Wednesday, September 24, 2008

VHDL Code for UART (transmitter only)

I used UART to check my outputs bit-by-bit for the previous project that I did. Unfortunately, since I needed only a transmitter, the VHDL code that I have is only for the TX. I would like to settle first the answer to my question, "What is UART?" I found a very clear and simple discussion from the site of Rose-Hulman Institute of Technology. UART stands for Universal Asynchronous Receiver Transmitter. It is a parallel to serial data transmitter and a serial to parallel data receiver. The 'Asynchronous' term is there because of the fact that the clock for the UART need not be synchronized to either transmit or receive system clocks. I needed this UART to send my data outputs to my CPU's buffer and have MATLAB® check those bits. My input ports are clock, reset, my input data (from 1 to n depending on the number of outputs that I need to read, remember number of outputs not the number of bits) and of course, my output which is just a std_logic type. The simple technique my teammate taught me is to use a counter that is triggered by a synchronous enable. For example, I need to read 4 outputs from my main block. This 4 bit vectors will be fed to the input of my UART. Those 4-bit vectors are, say, 8 bits each. The first count of the counter (my UART) will be for the start bit, the next 8 contains the data, the last bit, the tenth bit will be the stop bit. The start and stop bits are necessary for every UART. This repeats for all my data. For every count, these bits will be fed to the 1-bit output. I show below a sample portion, taken from the middle of my code.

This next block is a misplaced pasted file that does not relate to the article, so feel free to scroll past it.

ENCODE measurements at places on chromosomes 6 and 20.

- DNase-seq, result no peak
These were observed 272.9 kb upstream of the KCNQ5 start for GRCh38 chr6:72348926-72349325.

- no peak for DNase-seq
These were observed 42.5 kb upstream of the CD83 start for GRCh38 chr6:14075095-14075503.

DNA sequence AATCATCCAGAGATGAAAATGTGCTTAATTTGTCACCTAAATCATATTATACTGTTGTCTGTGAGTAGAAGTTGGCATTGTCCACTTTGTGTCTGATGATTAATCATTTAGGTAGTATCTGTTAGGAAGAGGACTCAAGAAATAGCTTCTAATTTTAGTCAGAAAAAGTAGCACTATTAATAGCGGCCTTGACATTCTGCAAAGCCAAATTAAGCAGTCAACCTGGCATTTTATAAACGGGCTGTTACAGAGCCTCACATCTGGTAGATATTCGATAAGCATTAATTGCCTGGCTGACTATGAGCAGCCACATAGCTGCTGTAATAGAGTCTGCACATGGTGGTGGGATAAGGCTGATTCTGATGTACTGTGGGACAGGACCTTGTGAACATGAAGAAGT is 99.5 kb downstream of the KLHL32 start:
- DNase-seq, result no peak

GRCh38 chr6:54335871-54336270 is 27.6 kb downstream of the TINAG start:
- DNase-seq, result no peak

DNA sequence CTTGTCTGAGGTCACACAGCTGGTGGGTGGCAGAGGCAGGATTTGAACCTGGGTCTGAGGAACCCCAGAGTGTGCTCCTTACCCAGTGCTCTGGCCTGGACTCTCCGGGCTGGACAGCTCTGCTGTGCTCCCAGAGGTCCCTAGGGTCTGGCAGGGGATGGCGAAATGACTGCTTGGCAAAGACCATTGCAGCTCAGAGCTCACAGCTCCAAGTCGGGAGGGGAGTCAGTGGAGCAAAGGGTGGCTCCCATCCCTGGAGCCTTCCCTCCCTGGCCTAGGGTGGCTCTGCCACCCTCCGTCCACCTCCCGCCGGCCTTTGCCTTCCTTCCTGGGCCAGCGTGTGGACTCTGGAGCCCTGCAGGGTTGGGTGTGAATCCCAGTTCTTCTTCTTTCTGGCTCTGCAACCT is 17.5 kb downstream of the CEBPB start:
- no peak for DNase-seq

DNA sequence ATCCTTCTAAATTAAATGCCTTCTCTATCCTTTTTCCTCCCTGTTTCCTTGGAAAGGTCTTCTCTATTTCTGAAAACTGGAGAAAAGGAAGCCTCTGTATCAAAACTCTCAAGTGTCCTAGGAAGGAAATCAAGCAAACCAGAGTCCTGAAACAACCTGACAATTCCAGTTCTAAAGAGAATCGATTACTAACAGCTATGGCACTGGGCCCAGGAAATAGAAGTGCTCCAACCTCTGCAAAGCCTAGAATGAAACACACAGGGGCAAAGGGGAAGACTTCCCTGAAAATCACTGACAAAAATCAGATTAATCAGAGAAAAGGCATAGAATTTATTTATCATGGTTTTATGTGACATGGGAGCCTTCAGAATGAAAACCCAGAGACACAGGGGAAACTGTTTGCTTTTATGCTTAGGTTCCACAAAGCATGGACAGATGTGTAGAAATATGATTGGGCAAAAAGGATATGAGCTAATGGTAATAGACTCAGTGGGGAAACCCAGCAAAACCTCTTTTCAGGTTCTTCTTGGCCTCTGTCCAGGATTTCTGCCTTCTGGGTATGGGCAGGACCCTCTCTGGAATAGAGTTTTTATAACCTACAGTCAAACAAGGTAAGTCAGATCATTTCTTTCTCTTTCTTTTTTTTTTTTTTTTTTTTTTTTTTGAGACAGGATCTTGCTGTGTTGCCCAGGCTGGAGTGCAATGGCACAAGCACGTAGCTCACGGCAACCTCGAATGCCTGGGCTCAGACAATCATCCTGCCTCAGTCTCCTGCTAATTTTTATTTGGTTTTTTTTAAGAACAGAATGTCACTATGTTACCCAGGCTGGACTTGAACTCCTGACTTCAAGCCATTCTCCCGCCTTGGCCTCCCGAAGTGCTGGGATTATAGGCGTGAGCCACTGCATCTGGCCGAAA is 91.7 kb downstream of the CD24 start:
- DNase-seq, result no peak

when 111=>output<='0';--this is the start bit
when  112=> output <=input10(0);
when  113=> output <=input10(1);
when  114=> output <=input10(2);
when  115=> output <=input10(3);
when  116=> output <=input10(4);
when  117=> output <=input10(5);
when  118=> output <=input10(6);
when  119=> output <=input10(7);
when  120=> output <='1';--this is the stop bit

For instance, my count ended at 120. After closing my case statement I added an if-end if statement that just says if the counter is less than 200 then increment the counter. I was adviced to have larger number for my counter. Notice that I used 200 instead of 120 as my upper limit. 

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